Analysis by GlobalData said the portfolio restructuring will help the industry’s largest companies to reduce their carbon intensity
The oil majors are actively pursuing renewable power projects for long-term sustainability as demand for fossil fuels is expected to fall in the coming years, says an analyst.
Analysis by data and analytics firm GlobalData said the portfolio restructuring will help the industry’s largest companies to reduce their carbon intensity and align themselves with the changing energy mix in the long run.
It claims oil and gas engineering, procurement and construction (EPC) vendors are enabling the energy transition by “building capabilities to set up renewable energy infrastructure”.
“Global power demand is expected to grow at a compound annual growth rate (CAGR) of 2.5% from 2020 to 2030,” said Ravindra Puranik, oil and gas analyst at GlobalData.
“A significant portion of this will be fulfilled by renewable power generation. This growth outlook makes renewable power a key market for players across the energy sector, including oil and gas companies whose traditional market is at risk amid the transition to low-carbon sources.”
Oil majors BP, Equinor and Shell investing in renewable power projects
Within the renewable power sector, solar and wind energy are expected to show the highest growth rates over the next 10 years.
GlobalData projects solar power generation, including solar PV and solar thermal, to grow at a compound annual growth rate (CAGR) of 11.9% between 2020 and 2030.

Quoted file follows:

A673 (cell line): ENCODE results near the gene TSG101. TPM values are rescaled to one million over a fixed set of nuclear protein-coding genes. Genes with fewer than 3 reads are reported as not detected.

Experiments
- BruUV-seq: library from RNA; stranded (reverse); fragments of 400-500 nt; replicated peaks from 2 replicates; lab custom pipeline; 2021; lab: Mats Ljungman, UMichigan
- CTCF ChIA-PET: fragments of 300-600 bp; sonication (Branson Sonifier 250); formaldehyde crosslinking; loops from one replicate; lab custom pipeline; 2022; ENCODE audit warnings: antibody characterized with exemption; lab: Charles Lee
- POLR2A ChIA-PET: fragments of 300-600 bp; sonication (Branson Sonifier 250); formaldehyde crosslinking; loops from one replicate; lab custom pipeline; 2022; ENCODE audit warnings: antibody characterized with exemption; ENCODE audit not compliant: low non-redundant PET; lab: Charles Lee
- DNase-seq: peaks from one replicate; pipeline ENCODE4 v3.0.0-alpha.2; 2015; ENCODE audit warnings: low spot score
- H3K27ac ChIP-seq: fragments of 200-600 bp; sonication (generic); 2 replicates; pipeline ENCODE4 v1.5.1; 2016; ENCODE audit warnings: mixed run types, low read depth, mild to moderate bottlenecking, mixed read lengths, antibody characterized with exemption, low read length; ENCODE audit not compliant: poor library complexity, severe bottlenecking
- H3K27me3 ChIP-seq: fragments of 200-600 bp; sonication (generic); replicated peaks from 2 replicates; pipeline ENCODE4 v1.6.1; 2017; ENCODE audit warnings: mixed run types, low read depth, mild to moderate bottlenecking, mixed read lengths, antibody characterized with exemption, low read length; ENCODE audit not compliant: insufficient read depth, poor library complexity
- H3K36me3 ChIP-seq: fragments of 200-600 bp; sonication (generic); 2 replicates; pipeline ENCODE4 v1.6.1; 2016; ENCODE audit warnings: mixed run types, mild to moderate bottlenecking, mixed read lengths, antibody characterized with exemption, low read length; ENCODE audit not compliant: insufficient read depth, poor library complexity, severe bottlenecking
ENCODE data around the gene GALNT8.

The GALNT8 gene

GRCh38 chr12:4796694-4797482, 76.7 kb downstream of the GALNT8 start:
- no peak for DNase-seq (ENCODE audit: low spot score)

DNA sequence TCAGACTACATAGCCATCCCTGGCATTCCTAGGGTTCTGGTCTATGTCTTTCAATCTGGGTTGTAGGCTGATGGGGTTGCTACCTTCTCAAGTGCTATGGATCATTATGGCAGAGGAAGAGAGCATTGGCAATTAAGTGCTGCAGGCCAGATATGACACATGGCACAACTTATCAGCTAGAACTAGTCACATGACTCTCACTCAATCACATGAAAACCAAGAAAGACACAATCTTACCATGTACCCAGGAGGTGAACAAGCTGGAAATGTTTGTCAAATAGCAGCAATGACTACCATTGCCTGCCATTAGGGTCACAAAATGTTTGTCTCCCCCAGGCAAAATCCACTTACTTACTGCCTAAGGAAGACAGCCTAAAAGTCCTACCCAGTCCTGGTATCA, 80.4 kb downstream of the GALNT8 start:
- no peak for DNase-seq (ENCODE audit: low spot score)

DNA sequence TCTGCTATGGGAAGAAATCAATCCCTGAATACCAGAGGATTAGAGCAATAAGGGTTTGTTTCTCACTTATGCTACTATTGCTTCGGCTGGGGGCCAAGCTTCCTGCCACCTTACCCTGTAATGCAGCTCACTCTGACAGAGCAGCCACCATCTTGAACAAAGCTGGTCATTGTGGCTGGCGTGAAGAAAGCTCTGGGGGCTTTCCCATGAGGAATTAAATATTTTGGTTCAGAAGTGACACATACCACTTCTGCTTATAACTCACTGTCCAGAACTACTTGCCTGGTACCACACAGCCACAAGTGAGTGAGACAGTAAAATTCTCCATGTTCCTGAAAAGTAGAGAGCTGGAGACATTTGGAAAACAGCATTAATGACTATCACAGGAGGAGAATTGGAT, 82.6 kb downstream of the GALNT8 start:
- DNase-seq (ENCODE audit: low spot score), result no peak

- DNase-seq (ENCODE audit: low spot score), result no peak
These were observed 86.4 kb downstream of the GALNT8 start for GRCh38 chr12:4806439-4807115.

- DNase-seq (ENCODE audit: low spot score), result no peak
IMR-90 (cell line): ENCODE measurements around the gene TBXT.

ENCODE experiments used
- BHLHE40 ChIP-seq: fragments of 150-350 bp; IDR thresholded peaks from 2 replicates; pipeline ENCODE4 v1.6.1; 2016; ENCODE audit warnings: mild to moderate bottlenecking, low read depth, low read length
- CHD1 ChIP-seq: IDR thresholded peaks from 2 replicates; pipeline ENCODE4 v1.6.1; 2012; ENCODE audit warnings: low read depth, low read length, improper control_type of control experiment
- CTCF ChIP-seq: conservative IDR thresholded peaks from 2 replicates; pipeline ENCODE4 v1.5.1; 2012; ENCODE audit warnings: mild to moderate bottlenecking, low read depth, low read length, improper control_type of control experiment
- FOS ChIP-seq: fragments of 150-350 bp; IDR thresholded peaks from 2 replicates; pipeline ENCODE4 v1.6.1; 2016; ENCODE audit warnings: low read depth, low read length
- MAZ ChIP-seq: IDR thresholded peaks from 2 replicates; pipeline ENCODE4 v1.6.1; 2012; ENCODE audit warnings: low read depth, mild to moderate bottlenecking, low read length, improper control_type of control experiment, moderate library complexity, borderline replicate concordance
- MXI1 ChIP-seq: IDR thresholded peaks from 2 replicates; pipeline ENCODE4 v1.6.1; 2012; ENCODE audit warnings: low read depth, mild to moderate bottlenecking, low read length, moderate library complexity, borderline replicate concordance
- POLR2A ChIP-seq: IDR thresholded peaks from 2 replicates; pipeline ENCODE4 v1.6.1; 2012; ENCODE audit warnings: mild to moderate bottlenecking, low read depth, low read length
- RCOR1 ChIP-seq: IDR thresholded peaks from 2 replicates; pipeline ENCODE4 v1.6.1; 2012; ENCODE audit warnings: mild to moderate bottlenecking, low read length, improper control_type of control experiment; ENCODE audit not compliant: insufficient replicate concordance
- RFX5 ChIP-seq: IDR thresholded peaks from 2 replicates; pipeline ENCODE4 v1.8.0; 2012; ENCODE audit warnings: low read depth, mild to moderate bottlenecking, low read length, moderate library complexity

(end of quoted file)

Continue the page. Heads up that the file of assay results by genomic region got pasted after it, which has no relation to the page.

Meanwhile, onshore and offshore wind segments are expected to collectively grow at a CAGR of 9.4% over the same period.
“Various governments are actively focusing on reducing carbon emissions and have enacted laws to facilitate decarbonisation in their countries,” said Puranik.
“Electrification, based on renewable energy sources, is an ideal approach to reduce carbon emissions. It also marks a strategic shift away from fossil fuels in the global effort to mitigate the threat to climate change.”
A key driver enabling the transition to renewables is falling costs. Traditionally, clean energy projects had a significant cost disadvantage over coal- and gas-fired power plants.
But in recent years, their economic competitiveness has improved significantly due to government policies and incentives, as well as technological advances.
“This has incentivised oil and gas majors such as BP, Equinor and Shell to invest in wind power generation,” said Puranik. “BP and Total are also leading the way in terms of upcoming solar power capacity.”
GlobalData notes that the growing role of renewable energy poses a “major threat” to fossil fuel-based power generation.
It added that the share of natural gas-based power generation will be “threatened” by renewables growth and is likely to be the “next biggest loser” in the global power generation mix after coal.